World Animal Day
Yes, loving and supporting animals should be the norm 365 days of the year. However, showing your support on World Animal Day on the 4th of October can make huge improvements to animals worldwide. Since its beginning in 1925, the annual event has continuously raised the status of animals and improved welfare standard legislations.
The initiative encourages animal welfare groups to organise events that help to fundraise while increasing awareness of unethical animal practises. Each group will use the World Animal Day branding and logo to unify the cause globally. Often, animal welfare groups can struggle to gain media coverage, due to a lack of funding and awareness. So, participating in WAD allows campaigners to get important animal issues the attention needed on a global scale – an essential strategy to improve animal rights and welfare worldwide.
How you can show your support
If you work for an animal welfare organisation, you can apply to become a voluntary WAD ambassador. Within this role, volunteers are expected to create awareness of the movement and to encourage animal organisations, community groups, businesses and individuals to partake in organising events. In turn, the organisation that voluntary ambassadors represent will have a page allocated to them to detail the work carried out by their organisation’s animal welfare work.
Keen to show your solidarity with the WAD cause? Then search for your local animal welfare charities and see what events you can get involved in! You could attend educational and awareness events, shelter opening days and conferences or workshops to educate both adults and children on treating animals humanely and compassionately.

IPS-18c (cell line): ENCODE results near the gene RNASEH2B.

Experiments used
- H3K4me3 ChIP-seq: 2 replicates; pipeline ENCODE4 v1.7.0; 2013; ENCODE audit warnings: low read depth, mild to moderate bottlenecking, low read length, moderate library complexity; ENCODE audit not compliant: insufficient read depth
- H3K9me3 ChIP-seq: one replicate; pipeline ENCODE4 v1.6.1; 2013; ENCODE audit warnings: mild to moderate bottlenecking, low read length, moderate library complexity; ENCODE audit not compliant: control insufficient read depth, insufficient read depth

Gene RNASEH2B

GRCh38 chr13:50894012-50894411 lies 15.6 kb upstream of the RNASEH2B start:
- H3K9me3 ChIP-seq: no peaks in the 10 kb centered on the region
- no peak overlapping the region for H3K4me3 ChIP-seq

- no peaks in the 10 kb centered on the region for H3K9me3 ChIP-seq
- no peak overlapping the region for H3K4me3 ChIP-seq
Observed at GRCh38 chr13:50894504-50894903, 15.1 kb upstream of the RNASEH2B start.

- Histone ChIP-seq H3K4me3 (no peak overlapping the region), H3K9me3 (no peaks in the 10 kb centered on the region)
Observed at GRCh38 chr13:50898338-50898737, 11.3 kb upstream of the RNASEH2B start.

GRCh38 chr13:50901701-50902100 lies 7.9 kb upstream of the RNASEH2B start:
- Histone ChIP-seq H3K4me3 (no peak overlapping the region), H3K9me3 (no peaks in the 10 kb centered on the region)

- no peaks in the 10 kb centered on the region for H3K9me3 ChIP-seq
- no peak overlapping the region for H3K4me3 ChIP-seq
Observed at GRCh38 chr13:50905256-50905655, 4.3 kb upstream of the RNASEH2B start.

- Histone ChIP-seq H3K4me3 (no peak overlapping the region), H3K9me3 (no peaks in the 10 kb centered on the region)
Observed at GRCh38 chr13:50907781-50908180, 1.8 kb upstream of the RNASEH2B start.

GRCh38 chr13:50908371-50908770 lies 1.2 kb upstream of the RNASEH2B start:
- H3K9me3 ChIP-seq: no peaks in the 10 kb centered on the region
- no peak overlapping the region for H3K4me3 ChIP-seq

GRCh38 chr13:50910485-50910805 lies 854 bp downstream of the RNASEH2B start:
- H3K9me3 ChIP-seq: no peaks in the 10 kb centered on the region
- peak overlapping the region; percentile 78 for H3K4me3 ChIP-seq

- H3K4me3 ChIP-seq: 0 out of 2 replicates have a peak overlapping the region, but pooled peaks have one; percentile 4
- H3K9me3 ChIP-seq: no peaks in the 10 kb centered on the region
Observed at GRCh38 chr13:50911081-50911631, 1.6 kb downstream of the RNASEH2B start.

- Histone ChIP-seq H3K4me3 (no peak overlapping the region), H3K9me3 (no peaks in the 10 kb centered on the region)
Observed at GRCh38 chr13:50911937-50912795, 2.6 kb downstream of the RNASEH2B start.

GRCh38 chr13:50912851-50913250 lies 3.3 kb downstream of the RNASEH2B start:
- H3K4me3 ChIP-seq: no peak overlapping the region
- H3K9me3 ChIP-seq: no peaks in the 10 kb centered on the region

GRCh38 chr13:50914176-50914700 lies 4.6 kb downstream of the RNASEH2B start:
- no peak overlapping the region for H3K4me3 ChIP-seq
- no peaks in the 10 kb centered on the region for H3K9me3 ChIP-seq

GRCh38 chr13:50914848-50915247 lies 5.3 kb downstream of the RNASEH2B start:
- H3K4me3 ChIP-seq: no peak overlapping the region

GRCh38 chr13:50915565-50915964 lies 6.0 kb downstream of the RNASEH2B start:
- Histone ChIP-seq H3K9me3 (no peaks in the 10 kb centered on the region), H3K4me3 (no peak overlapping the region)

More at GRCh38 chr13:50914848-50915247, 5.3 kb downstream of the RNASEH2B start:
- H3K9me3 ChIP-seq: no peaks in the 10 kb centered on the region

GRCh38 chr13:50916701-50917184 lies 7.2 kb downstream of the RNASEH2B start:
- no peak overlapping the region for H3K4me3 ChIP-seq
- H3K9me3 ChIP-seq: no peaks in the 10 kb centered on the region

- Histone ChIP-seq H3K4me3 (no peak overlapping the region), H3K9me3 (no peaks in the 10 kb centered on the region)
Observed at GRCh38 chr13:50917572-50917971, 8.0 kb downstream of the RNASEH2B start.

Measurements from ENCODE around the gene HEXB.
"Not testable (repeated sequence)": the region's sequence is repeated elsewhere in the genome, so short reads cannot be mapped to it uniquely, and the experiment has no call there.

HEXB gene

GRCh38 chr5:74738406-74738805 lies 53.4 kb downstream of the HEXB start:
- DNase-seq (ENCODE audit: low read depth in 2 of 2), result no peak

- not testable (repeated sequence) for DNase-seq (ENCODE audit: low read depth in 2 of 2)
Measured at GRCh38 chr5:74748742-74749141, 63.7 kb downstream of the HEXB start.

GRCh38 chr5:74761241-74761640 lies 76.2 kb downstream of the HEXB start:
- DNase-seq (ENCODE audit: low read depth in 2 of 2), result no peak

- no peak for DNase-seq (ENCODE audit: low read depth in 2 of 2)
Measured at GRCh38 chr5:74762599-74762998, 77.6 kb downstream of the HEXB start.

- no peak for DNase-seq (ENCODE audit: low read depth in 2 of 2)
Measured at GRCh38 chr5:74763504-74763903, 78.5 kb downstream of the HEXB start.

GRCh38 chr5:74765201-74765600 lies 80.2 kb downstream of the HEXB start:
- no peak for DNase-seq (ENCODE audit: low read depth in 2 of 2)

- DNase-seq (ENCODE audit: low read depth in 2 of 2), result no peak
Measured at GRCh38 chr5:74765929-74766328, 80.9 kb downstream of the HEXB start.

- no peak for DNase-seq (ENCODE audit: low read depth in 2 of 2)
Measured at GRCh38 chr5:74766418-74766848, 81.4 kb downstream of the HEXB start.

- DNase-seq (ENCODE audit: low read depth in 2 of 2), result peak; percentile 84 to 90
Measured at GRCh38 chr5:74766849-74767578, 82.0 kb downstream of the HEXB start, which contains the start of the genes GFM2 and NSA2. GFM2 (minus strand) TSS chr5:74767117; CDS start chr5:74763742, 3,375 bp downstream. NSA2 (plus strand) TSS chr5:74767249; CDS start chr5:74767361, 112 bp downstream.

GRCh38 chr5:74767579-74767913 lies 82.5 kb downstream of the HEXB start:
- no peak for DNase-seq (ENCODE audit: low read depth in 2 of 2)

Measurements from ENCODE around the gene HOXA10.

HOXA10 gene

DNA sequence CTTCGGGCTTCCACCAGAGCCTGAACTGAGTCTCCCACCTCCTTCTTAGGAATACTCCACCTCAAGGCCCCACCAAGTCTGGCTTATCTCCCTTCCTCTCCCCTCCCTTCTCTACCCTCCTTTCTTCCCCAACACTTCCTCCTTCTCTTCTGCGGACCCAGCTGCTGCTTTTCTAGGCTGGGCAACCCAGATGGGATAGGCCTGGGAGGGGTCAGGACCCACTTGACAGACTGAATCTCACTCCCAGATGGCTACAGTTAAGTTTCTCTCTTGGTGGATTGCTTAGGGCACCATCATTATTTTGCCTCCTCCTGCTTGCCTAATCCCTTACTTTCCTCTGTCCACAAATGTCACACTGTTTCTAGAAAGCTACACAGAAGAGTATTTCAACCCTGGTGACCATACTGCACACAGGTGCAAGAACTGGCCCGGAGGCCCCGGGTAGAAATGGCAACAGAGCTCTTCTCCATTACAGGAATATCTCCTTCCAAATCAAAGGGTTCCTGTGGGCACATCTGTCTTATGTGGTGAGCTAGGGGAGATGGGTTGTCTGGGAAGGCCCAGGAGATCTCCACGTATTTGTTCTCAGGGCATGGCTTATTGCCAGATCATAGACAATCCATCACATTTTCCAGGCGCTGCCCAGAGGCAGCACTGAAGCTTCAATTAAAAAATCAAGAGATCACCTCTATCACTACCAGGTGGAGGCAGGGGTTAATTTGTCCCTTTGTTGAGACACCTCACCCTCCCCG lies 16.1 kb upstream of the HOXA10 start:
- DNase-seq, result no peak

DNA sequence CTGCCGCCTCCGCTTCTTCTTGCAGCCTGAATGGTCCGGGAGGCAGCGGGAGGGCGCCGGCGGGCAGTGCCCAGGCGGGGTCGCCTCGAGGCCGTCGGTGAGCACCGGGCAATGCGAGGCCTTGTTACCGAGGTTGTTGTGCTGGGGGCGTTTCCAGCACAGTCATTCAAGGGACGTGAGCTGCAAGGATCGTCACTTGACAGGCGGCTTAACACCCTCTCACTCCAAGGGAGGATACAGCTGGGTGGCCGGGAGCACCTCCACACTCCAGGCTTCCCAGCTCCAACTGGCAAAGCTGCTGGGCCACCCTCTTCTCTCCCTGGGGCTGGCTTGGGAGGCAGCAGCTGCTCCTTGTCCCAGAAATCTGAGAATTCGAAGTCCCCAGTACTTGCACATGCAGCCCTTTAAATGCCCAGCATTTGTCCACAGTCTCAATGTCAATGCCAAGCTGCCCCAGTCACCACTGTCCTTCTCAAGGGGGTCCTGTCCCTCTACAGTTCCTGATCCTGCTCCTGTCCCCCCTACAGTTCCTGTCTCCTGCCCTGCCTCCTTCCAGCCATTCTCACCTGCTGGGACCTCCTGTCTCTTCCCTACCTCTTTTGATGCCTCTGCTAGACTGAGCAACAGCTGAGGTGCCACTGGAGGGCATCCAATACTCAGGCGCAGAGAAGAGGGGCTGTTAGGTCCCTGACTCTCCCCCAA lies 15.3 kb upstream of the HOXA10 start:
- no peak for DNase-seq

If protesting or rallying is your cup of tea, sign up for the biggest march for laboratory animals which is taking place in Oxford. Or, for something entertaining and still a WAD-centric event, you could attend an evening of music and revelry all in the name of charity at the RSPCA’s ‘One Pawsome Evening’ in Bradford.
Perhaps you’re unable to make any event on the day. If this is the case then you can tune into the radio or TV for a selection of shows and discussions on how you can make small changes at home that’ll make a big difference to animals around the world. Similarly, if you head to the World Animal Day you can find a wide range of news showing how other animal lovers are doing their bit across the globe.
This article is for guidance only and if you have any concerns about your pet you should always seek the advice of a qualified vet.
If in doubt contact your veterinary practice
And always keep your vet's phone number handy - just in case!